Commentary | Unions and Labor Standards

Gingrich is just plain wrong on EFCA

Newt Gingrich got some very basic facts wrong in his April 22 Politico fusillade against the Employee Free Choice Act (EFCA).

Gingrich attacks the Employee Free Choice Act’s procedures for mediation and arbitration of first contracts between newly certified unions and management, but he does not appear to understand who the arbitrators would be.

Gingrich claims they would be “government bureaucrats in the National Labor Relations Board (NLRB).”  This is incorrect.  Gingrich is confusing the NLRB with the Federal Mediation and Conciliation Service (FMCS).

Nor is this a minor mistake.  The FMCS is not staffed by “political appointees who in this administration will naturally favor union leaders,” as Gingrich would have us believe.  The FMCS has a well-earned reputation for impartiality between labor and management, and its staff is almost entirely career civil servants. 

These are not the only facts Gingrich gets wrong.  For example, it’s not true that arbitrators would necessarily impose contract terms on employers and employees.  The whole point of mediation, conciliation, and arbitration is to encourage the parties to voluntarily negotiate their own agreement, not to substitute for collective bargaining.

This is how first contract arbitration works in the Canadian private sector, where 80 percent of the workforce has access to procedures similar to those of the Employee Free Choice Act.  About 92 percent of new unions in Canada succeed in negotiating their own first contracts with management, compared to only 56 percent in the United States.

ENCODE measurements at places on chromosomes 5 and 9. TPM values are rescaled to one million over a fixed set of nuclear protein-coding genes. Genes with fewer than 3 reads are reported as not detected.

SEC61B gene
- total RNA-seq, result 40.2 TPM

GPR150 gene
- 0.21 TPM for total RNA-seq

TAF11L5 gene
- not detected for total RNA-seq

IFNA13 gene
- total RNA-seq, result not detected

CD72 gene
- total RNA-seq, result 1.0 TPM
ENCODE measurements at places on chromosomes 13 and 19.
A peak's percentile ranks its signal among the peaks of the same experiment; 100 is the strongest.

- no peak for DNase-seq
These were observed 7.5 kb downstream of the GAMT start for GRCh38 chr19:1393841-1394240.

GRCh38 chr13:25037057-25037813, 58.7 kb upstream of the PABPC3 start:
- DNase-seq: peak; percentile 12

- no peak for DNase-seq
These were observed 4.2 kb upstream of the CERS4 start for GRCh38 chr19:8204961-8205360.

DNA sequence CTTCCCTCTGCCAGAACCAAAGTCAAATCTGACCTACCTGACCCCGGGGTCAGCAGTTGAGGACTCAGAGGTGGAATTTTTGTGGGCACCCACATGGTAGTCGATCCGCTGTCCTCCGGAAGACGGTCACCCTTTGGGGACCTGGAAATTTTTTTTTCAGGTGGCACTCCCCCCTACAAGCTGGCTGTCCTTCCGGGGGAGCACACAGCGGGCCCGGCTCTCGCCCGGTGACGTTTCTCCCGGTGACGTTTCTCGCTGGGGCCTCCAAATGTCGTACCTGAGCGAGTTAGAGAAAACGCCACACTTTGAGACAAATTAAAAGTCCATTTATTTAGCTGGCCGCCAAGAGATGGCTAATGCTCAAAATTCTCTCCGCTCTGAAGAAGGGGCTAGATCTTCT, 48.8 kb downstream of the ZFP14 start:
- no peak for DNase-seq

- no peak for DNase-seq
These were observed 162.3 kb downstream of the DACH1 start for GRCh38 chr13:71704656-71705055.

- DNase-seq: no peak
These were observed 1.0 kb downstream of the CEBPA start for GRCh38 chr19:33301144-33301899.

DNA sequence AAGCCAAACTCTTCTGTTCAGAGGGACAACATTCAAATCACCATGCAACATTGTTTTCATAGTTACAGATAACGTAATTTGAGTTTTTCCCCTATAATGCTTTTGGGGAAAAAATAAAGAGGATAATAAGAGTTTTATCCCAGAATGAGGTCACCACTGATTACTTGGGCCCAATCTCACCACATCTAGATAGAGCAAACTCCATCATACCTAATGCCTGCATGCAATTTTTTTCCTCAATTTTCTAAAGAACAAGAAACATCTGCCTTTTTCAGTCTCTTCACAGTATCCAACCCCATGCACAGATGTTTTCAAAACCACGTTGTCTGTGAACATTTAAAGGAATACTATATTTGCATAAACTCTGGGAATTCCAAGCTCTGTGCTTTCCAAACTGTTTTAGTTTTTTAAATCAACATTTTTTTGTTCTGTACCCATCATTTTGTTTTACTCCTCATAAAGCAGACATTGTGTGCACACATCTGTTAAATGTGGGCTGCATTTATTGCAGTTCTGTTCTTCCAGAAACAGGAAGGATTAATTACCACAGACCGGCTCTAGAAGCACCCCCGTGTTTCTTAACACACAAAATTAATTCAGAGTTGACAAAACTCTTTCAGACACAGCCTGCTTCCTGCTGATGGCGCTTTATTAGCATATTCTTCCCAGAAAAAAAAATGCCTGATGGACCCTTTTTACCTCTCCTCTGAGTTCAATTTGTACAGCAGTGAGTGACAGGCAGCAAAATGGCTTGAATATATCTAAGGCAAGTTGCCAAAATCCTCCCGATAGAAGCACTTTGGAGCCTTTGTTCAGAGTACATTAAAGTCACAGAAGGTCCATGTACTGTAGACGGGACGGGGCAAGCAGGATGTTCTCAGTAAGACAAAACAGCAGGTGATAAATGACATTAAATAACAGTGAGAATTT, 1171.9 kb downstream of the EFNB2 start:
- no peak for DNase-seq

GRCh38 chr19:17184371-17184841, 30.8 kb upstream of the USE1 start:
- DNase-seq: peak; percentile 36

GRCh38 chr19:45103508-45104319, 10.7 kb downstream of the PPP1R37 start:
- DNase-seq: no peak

But the real target of Gingrich’s attack seems to be unions and union representation, and here again he gets his facts wrong.  He incorrectly claims that unions have bankrupted the industries they represent, and that increased union representation costs jobs.

In February, the Economic Policy Institute (EPI) issued a briefing paper by economist Josh Bivens showing that U.S. manufacturing workers are highly productive, but the competitiveness of U.S. manufacturing has been undermined by an overvalued U.S. dollar, exorbitant health care costs, and overpaid management.  Last month EPI published a paper by University of Michigan Economics Professor John DiNardo reviewing the existing economic literature that shows unionization has zero causal effect on business failure.

Gingrich relies on a poorly reasoned report by intellectual property and antitrust consultant Anne Layne-Farrar, which postulates that every three percentage point increase in union membership results in a one percentage point increase in unemployment in the following year.  Layne-Farrar’s model suggests that the drop in U.S. union density since the 1950s should have produced an unemployment rate near zero by 2009, but this is obviously not the case.  The Layne-Farrar report is simply crackpot economics.

Judging from these attacks, it is hard to avoid the conclusion that Newt Gingrich simply does not favor workers freely choosing union representation. 

The debate over the Employee Free Choice Act needs to start from a different set of premises.  Most fundamentally, we should be discussing the actual provisions of the bill, not those imagined by Newt Gingrich. 

And we should start from the premise that workers have a right to freely choose union representation-a right that has been recognized, in theory at least, since 1935.  The issue we should be debating is how to guarantee that right in practice in the face of determined opposition by employers who simply do not support employee free choice.

See related work on Collective bargaining and right to organize

See more work by Ross Eisenbrey